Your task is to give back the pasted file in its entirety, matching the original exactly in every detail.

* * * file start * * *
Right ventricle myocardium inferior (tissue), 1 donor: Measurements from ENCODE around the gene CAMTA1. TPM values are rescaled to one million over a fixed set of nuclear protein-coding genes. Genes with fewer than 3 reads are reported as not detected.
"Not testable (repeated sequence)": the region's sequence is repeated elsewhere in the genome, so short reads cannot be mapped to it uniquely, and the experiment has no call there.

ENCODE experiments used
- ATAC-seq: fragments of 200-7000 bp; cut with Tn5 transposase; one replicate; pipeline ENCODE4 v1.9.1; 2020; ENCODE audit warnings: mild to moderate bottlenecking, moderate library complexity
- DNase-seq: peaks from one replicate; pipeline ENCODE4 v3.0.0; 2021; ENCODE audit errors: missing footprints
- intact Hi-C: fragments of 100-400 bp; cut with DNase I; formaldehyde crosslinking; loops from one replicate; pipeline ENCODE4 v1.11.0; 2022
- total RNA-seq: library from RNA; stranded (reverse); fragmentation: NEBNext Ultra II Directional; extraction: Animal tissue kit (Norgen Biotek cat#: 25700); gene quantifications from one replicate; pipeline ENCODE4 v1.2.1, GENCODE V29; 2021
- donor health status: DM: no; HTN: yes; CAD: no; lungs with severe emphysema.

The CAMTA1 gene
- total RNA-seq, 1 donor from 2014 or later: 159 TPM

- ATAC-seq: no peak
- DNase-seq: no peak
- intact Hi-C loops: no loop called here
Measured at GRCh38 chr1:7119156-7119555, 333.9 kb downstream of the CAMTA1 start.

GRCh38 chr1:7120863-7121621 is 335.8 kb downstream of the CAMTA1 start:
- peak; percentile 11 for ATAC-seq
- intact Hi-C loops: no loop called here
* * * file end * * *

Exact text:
Right ventricle myocardium inferior (tissue), 1 donor: Measurements from ENCODE around the gene CAMTA1. TPM values are rescaled to one million over a fixed set of nuclear protein-coding genes. Genes with fewer than 3 reads are reported as not detected.
"Not testable (repeated sequence)": the region's sequence is repeated elsewhere in the genome, so short reads cannot be mapped to it uniquely, and the experiment has no call there.

ENCODE experiments used
- ATAC-seq: fragments of 200-7000 bp; cut with Tn5 transposase; one replicate; pipeline ENCODE4 v1.9.1; 2020; ENCODE audit warnings: mild to moderate bottlenecking, moderate library complexity
- DNase-seq: peaks from one replicate; pipeline ENCODE4 v3.0.0; 2021; ENCODE audit errors: missing footprints
- intact Hi-C: fragments of 100-400 bp; cut with DNase I; formaldehyde crosslinking; loops from one replicate; pipeline ENCODE4 v1.11.0; 2022
- total RNA-seq: library from RNA; stranded (reverse); fragmentation: NEBNext Ultra II Directional; extraction: Animal tissue kit (Norgen Biotek cat#: 25700); gene quantifications from one replicate; pipeline ENCODE4 v1.2.1, GENCODE V29; 2021
- donor health status: DM: no; HTN: yes; CAD: no; lungs with severe emphysema.

The CAMTA1 gene
- total RNA-seq, 1 donor from 2014 or later: 159 TPM

- ATAC-seq: no peak
- DNase-seq: no peak
- intact Hi-C loops: no loop called here
Measured at GRCh38 chr1:7119156-7119555, 333.9 kb downstream of the CAMTA1 start.

GRCh38 chr1:7120863-7121621 is 335.8 kb downstream of the CAMTA1 start:
- peak; percentile 11 for ATAC-seq
- intact Hi-C loops: no loop called here